We've all gotten the typical spam emails with the pleadings to help out the poor displaced king who will in turn grace you with millions of dollars, the free offers for iPads, computers, automobiles, miracle weight loss offers, libido enhancers, phishing emails from non-existent financial institutions or imposters of real banks prodding you to enter all your personal data in order to avoid having your accounts frozen.

Here's one we hadn't seen before, but the tactic has been around for a long time. We received an email in German. The attachment is what looks to be an ordinary Adobe Reader PDF document, but, since none of us at Mobile PC Solutions have entered any sweepstakes, German or otherwise, we were suspicious.

Gosh, this guy's a doctor so this must be important!

Dr. Alfredo De La Paz? Really? These guys could have at least chosen a more German-sounding name.

We used Google Translator to see the body of the email in English.

Google Translate can roughly convert one language to another. It does it's best.

Wow! We've won something!

We're pretty sure that these guys don't have any better grip on Deutsch than they do on English.

While we had a little fun using the Google language translator, we didn't open the attachment.
Trojan viruses are distributed in these fake PDFs and if opened, will automatically install a virus worm, a rootkit, and lots of ugly software that will render your computer useless, or will greatly compromise the security. If you receive suspicious emails, don't open them. Mark them as junk and move on. Even if it comes from someone important, like a doctor!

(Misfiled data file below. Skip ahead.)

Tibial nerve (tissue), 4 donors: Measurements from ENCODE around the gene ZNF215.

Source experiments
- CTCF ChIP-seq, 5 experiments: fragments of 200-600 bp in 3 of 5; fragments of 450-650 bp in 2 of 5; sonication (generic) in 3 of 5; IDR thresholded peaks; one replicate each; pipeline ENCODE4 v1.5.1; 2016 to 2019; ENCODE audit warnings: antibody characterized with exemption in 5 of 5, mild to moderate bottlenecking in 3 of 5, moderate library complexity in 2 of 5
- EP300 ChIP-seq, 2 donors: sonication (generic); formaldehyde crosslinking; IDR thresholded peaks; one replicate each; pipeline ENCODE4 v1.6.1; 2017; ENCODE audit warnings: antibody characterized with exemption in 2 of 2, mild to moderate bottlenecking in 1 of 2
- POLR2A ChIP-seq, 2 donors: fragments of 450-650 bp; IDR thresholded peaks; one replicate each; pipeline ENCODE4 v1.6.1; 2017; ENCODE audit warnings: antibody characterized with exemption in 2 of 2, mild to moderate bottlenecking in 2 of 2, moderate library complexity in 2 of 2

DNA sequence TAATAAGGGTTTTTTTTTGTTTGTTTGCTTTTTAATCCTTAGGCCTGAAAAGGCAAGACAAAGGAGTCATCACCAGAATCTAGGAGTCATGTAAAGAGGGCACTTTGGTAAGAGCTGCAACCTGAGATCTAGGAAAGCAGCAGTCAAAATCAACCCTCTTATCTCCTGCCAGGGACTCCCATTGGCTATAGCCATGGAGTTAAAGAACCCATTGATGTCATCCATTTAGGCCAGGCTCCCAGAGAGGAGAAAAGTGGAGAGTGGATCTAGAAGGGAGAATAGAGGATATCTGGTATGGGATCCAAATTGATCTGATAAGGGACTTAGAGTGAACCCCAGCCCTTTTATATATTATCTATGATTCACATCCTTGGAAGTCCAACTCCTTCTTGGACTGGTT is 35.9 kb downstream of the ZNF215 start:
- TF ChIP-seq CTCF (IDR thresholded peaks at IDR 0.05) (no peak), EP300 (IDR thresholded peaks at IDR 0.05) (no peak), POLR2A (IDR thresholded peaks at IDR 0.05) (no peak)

If you've already been infected, please contact Mobile PC Solutions for help.

Thursday, June 2, 2011

Understanding Files, Folders and Libraries

Windows 7

Computer hard drives hold an enormous amount of data or information. It is very important that all of the data is well organized. That way it is easy for the computer to find what it is looking for. Knowing how a computer's organization system works will help you to find what you are looking for. Computers use files and folders to organize data.
A file is an item that contains information—for example, text or images or music. When opened, a file can look very much like a text document or a picture that you might find on someone's desk or in a filing cabinet. On your computer, files are represented with icons; this makes it easy to recognize a type of file by looking at its icon.

A folder is a container you can use to store files in. If you had thousands of paper files on your desk, it would be nearly impossible to find any particular file when you needed it. That's why people often store paper files in folders inside a filing cabinet. On your computer, folders work the same way. Folders can also store other folders. A folder within a folder is usually called a subfolder. You can create any number of subfolders, and each can hold any number of files and additional subfolders.

To better understand the concept of Libraries in Windows 7, we need to look back to the time before Windows 7. Earlier version of Windows like Windows Vista and XP, included sets of special folders for storing user’s content such as “My Documents” and “My Pictures.” Many users, me included, store their files, music, and pictures all over the PC in various folders which often sends the user on a small quest to try to find their content.